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What should you do if someone around you suddenly develops severe allergic symptoms? Overview of the causes and the right actions to take.
Severe allergies are exaggerated reactions by the body to a trigger or “allergen” that is considered dangerous by the immune system. Ironically, by trying to protect the body against this “threat”, the immune system can set into motion an overreaction, which can lead to anaphylaxis.
Anaphylaxis is a generalized severe allergic reaction that affects several systems in the body, evolves quickly and can lead to death. It necessitates an immediate medical intervention.
After exposure to an allergen, a severely allergic person could show signs of the following symptoms:
If death occurs, it is usually caused by airway obstruction (choking) or due to blood circulation failure.
A number of substances or elements can cause allergies, but severe allergies are most often attributed to the following:
There is no medication or medical treatment that can “cure” an allergy. In nearly every case, a person with an allergy will remain allergic all of their lives. The only way to avoid an allergic reaction is to eliminate all exposure to the allergen involved. Everything possible must be done to reach this objective.
It is sometimes difficult to completely eliminate the presence of allergens in our environment, as is the case for people with a bee sting allergy, for example. However, in many other cases, such as a medication or food allergy, it is possible to maintain better control.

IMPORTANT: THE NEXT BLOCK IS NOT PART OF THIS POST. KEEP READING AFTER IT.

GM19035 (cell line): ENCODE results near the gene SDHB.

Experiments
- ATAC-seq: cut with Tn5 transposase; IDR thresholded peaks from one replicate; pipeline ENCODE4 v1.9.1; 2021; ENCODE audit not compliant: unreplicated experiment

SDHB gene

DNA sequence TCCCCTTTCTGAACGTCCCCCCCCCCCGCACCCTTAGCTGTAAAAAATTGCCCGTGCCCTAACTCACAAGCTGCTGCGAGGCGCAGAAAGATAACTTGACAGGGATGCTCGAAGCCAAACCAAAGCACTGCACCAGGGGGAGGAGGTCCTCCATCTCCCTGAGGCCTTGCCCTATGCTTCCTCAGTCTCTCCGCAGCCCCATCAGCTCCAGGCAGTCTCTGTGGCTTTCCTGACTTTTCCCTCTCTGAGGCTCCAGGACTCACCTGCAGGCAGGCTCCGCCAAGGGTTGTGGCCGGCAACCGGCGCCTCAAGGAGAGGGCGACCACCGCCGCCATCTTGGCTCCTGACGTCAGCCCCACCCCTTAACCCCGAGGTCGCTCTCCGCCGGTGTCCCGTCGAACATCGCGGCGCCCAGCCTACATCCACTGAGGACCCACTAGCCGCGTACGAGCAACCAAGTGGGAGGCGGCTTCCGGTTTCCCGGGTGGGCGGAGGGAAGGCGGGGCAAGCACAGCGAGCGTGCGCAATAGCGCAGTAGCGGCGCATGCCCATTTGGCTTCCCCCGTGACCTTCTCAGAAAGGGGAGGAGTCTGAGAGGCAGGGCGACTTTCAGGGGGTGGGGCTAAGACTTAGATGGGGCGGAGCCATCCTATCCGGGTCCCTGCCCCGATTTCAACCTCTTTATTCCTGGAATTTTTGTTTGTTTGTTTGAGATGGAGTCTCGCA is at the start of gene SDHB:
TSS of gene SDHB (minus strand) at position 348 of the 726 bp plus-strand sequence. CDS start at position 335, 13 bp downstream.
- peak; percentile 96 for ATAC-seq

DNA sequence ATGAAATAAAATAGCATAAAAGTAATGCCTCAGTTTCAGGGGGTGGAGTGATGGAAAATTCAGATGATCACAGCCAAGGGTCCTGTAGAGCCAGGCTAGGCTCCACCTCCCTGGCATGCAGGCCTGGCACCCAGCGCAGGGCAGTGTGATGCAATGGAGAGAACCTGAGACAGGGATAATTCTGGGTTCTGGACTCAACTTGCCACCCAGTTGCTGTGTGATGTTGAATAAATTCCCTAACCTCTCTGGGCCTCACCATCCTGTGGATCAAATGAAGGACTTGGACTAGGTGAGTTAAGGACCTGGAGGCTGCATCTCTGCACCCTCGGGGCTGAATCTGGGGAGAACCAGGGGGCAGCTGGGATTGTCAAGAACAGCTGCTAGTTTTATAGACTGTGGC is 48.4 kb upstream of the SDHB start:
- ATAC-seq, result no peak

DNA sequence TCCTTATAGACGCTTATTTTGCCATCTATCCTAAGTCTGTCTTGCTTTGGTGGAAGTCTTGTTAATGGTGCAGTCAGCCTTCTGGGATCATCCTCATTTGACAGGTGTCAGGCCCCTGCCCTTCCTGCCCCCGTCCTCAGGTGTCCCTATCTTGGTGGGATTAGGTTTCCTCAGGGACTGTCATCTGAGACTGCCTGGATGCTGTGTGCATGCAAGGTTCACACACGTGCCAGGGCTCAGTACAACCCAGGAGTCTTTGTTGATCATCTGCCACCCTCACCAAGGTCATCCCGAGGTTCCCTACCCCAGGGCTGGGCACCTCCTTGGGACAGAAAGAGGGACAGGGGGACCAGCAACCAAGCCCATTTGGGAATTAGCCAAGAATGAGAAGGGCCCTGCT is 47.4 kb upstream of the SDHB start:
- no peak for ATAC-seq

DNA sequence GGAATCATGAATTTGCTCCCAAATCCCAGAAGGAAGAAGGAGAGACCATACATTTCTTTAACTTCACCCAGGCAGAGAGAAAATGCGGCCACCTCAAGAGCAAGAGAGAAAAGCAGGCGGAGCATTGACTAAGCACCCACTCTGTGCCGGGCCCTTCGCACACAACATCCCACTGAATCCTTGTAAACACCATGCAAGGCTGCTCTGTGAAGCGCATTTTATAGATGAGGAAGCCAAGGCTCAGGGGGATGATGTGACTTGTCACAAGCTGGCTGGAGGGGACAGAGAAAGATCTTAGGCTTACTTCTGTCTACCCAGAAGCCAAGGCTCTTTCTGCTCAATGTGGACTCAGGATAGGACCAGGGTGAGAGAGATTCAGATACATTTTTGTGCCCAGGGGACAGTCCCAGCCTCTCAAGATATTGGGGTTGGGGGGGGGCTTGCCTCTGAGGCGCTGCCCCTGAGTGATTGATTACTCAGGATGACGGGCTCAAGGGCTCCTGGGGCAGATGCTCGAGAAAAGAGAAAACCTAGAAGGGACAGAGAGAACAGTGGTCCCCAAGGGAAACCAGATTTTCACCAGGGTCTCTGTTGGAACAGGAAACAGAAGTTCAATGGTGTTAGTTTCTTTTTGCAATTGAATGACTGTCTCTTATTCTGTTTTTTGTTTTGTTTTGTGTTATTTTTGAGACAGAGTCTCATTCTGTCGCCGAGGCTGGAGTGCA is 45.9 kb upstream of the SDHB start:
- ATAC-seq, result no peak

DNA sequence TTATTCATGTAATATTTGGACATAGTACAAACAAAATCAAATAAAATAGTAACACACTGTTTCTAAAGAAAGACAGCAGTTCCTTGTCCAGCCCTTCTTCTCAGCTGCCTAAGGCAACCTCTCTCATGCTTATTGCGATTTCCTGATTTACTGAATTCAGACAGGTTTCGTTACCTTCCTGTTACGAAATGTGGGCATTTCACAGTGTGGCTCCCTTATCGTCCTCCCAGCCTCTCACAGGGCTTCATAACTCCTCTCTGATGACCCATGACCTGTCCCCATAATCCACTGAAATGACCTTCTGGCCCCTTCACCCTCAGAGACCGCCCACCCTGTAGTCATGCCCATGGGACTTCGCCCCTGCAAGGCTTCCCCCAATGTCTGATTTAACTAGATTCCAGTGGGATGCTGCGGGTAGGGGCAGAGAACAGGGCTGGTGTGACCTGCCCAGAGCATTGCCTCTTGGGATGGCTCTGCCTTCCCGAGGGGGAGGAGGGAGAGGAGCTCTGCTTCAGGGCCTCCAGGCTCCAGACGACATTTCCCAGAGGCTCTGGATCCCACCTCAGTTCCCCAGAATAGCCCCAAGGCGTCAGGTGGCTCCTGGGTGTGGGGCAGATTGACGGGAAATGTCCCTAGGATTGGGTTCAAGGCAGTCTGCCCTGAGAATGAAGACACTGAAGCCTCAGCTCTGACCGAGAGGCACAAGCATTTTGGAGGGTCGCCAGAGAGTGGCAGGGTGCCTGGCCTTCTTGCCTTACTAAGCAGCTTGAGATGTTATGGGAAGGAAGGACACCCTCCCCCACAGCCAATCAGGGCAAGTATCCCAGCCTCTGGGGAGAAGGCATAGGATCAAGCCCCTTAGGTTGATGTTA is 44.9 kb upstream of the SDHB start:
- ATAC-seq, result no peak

In the case of a severe allergic reaction, including anaphylaxis, swift action is necessary.
Epinephrine is available commercially in the form of an auto-injector for easy administration by the individual themselves or by someone coming to their assistance. The auto-injector is a syringe containing a dose of epinephrine, a substance that neutralizes an anaphylactic reaction. It must be used in all cases, as it is impossible to predict the evolution of the allergic reaction. Allergic reactions are unpredictable from one episode to the next.
As soon as the first signs of an allergic reaction appear, or if contact with an allergen is suspected, epinephrine must be injected immediately. The person must then go as quickly as possible to a health centre that provides emergency medical care.
Once there, medical personnel may administer other treatments to counter the effects of the allergic reaction such as, additional doses of epinephrine, antihistamines, corticosteroids, bronchodilators, etc. All of these treatments are complementary and cannot replace the benefits of the early injection of epinephrine.
If you have a severe allergy or you are at risk of an anaphylactic reaction, here is some additional advice:
Don’t hesitate to speak to your pharmacist if you have questions about severe allergies or anaphylaxis.
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